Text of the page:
Protests against Chinese nuclear tests


By Eva Cheng

The Chinese government's latest nuclear test, on August 16, has triggered a wave of protests across the country. The latest test took place at Lop Nor in China's north west province of Xinjiang, the same site as the May 15 nuclear test.

At very short notice, more than 240 people gathered at Chinese embassies or city squares in Sydney, Canberra and Brisbane on August 17 and in Perth on August 18.

The Sydney action outside the Chinese consulate, called by the Campaign Against Nuclear Testing (CANT), drew about 100 people who were honked and given the thumbs-up by passing drivers. Consulate officials, who had locked themselves behind closed doors, did peep out occasionally. Representatives from Greenpeace, People for Nuclear Disarmament, the Uniting Church as well as the Friends of the Earth, addressed the rally.

Speakers at the protest outside the Chinese embassy in Canberra urged the Australian government to ban all mining and export of uranium. An ACT Trades and Labour Council representative told protesters that union would place industrial bans against the Chinese embassy as they have with the French.

In Brisbane, the protest at King George Square was organised by the newly formed Anti-Nuclear Alliance and attracted 60 activists. A range of speakers, including Drew Hutton of the Queensland Greens, long-term peace activist Bert Nord as well as Sam Wainwright from the Democratic Socialist Party, spoke.

Greens (WA) Senator Dee Margetts and former Nuclear Disarmament Party senator Jo Valentine were among the speakers who addressed the Perth protest outside the Chinese embassy.

Highlighting the environmental and human costs of such tests as well as hypocrisy of the nuclear states' so-called commitment to nuclear non-proliferation, Margetts demanded that the Australia government stop siding with these states, and begin to work for real disarmament.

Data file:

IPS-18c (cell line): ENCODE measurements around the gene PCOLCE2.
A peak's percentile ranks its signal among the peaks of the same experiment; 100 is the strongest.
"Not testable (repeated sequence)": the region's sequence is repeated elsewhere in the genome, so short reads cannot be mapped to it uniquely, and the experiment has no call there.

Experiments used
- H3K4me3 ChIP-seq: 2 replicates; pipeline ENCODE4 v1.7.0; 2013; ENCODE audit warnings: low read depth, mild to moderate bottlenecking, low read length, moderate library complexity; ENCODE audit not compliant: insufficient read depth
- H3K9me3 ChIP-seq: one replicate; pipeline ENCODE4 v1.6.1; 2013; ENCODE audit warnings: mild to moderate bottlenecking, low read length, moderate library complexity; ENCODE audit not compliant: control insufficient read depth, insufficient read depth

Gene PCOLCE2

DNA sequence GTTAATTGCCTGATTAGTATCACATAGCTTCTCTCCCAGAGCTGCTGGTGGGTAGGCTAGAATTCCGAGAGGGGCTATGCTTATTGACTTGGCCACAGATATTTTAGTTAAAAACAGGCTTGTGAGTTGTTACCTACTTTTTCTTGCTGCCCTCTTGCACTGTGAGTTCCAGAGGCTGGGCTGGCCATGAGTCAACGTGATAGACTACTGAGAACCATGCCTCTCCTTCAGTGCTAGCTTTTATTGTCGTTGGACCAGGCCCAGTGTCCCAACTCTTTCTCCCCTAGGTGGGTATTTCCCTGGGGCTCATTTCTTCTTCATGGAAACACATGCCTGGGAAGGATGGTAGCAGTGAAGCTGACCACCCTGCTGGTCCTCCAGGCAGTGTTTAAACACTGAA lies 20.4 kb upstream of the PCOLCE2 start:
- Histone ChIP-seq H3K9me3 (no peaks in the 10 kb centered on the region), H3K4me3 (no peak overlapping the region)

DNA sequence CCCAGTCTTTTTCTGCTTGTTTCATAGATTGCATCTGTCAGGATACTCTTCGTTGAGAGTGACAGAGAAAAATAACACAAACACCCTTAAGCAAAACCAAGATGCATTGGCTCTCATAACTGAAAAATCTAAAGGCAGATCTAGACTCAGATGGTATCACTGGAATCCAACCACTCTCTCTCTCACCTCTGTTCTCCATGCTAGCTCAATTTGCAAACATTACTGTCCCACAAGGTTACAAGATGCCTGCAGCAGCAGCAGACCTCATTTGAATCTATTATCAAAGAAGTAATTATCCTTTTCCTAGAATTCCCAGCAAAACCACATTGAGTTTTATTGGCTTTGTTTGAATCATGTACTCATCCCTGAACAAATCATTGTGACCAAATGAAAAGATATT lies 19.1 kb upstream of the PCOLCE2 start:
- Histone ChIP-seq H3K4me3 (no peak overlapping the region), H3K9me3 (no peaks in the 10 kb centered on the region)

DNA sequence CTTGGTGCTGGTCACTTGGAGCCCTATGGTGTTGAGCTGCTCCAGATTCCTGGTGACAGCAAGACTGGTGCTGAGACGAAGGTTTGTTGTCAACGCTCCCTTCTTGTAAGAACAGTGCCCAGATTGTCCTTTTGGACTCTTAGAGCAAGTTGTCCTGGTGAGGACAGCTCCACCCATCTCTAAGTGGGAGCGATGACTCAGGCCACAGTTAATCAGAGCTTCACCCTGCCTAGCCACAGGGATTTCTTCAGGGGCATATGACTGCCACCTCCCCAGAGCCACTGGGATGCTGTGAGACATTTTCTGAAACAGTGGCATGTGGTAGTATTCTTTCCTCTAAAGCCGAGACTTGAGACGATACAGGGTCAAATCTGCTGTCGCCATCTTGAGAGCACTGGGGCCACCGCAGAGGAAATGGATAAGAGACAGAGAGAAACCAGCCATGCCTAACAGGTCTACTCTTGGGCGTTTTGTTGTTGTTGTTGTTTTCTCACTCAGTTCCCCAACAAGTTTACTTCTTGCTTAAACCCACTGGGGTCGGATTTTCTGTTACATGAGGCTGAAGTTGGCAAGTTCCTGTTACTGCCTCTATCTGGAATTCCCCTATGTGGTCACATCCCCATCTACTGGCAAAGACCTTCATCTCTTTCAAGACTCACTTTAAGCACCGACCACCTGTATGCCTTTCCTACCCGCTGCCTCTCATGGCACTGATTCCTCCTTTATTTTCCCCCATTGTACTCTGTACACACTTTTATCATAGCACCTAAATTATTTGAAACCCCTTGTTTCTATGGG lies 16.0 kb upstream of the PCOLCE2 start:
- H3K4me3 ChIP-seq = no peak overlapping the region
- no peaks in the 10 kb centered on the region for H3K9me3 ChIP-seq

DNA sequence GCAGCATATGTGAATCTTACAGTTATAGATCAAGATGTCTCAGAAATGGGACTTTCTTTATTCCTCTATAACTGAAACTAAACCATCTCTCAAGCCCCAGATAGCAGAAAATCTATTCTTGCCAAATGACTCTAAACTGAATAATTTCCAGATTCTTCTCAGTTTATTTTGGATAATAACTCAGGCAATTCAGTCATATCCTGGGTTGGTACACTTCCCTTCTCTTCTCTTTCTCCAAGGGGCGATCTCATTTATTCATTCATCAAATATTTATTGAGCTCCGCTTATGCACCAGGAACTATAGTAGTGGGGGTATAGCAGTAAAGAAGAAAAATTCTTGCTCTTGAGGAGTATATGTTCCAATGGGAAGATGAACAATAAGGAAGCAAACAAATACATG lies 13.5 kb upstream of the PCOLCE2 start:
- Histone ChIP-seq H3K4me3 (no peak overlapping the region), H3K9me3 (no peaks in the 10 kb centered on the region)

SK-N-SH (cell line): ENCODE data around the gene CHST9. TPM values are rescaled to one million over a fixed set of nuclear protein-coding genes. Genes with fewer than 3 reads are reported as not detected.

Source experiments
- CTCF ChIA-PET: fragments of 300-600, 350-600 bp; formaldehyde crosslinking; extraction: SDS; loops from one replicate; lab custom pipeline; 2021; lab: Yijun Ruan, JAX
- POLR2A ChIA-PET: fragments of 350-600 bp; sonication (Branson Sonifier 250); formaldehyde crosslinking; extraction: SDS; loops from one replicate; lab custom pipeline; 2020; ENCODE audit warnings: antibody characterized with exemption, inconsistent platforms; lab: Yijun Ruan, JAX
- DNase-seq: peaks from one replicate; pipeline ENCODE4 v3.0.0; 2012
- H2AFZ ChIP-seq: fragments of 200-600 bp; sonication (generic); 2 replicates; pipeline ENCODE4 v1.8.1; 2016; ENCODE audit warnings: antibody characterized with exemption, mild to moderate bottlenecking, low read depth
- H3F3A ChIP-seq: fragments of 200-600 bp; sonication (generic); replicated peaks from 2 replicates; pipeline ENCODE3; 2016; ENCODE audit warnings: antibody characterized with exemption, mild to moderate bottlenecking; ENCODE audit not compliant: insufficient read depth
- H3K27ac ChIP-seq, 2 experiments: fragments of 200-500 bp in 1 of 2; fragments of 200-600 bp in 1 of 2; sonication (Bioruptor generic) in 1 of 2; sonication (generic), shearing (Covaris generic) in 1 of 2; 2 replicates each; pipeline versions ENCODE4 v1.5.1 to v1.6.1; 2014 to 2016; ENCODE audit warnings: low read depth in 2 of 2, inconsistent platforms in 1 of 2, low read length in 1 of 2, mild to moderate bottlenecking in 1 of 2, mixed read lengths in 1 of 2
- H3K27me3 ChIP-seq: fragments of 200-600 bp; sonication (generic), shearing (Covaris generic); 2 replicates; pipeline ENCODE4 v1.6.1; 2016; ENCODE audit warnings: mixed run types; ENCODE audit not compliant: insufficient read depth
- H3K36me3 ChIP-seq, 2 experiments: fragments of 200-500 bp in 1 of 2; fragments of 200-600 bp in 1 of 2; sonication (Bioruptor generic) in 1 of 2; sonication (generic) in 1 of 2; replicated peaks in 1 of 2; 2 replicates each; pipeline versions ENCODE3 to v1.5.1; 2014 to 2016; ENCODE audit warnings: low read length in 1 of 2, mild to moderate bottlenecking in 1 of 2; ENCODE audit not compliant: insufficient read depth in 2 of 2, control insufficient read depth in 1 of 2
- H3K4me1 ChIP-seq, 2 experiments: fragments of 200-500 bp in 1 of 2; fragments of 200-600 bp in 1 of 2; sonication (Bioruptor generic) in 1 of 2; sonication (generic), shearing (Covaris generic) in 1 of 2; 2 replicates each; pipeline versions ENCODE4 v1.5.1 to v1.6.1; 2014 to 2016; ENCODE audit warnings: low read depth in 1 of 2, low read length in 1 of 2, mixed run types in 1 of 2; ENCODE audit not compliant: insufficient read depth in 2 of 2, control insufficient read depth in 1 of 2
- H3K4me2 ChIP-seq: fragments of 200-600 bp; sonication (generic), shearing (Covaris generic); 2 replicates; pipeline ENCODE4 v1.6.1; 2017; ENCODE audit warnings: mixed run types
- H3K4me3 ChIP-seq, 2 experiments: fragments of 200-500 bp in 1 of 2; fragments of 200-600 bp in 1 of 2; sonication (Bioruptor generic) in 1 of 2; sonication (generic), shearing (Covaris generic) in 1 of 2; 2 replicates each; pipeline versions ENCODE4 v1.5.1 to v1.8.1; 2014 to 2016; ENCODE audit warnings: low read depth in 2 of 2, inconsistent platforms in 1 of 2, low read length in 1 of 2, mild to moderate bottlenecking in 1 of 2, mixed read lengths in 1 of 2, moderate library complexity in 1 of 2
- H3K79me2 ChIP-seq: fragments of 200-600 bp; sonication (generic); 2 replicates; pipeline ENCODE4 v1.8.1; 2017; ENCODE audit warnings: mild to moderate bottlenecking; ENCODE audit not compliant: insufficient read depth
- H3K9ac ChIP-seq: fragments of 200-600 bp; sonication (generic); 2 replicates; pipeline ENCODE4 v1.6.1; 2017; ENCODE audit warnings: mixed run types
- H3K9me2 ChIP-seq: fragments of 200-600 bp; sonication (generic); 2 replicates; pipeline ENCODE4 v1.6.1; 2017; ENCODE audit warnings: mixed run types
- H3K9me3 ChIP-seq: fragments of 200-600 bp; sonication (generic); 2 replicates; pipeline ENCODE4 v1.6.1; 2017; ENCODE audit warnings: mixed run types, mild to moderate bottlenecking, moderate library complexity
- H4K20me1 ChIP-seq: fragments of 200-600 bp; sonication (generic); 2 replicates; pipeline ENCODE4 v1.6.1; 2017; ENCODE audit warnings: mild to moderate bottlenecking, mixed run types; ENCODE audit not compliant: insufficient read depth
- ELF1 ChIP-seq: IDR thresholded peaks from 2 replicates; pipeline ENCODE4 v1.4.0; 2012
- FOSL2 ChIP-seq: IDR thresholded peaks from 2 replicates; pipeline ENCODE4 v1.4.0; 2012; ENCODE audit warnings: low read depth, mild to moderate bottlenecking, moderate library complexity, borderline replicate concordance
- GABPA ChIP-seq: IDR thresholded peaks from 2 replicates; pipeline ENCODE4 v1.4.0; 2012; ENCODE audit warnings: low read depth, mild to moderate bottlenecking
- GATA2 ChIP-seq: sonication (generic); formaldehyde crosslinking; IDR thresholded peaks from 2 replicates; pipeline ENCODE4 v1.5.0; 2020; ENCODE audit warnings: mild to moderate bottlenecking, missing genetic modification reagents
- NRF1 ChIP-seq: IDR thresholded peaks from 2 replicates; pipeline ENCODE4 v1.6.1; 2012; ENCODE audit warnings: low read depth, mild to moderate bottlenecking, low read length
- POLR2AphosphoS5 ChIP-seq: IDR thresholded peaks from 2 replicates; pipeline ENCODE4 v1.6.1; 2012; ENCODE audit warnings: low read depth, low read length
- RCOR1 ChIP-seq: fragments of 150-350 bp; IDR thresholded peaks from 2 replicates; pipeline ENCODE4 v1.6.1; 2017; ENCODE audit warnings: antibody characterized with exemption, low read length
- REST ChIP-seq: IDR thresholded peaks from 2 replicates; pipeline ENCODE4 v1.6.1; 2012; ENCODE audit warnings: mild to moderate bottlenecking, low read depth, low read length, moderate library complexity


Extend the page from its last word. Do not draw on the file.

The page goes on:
"Australians should do all in their power to give support to the Turkic peoples of China to stop these flagrant abuses of human rights just as they have stood up for the rights of people in the South Pacific", said Margetts.

The Medical Association for the Prevention of War, Greenpeace and the Greens (WA) are demanding that the federal government recall Australia's ambassador to China as an act of protest. MAPW has also called on people to boycott Chinese products and for a protest message to be taken to the International Court. "The purpose of these tests is clearly about the development of new warheads", said MAPW.

Jean McSorley of Greenpeace called on the Australian government to suspend all military and/or nuclear cooperation, including the 1992 joint project on nuclear waste technology, SYNROC. She said that it should sponsor resolutions condemning the Chinese tests in all relevant international fora.

CANT in Sydney is preparing for emergency demonstrations to be held at 4pm on the day after a nuclear test outside the consulate of the country which conducts it. It has also organised a demonstration for September 2 at 12.30pm at First Fleet Park. The Anti-Nuclear Alliance in Brisbane is organising an anti-nuclear rally on Friday, September 1 at 4.30pm in King George Square and emergency protests will be held at the same venue and time on the day of any nuclear tests.
[See editorial on page 10.]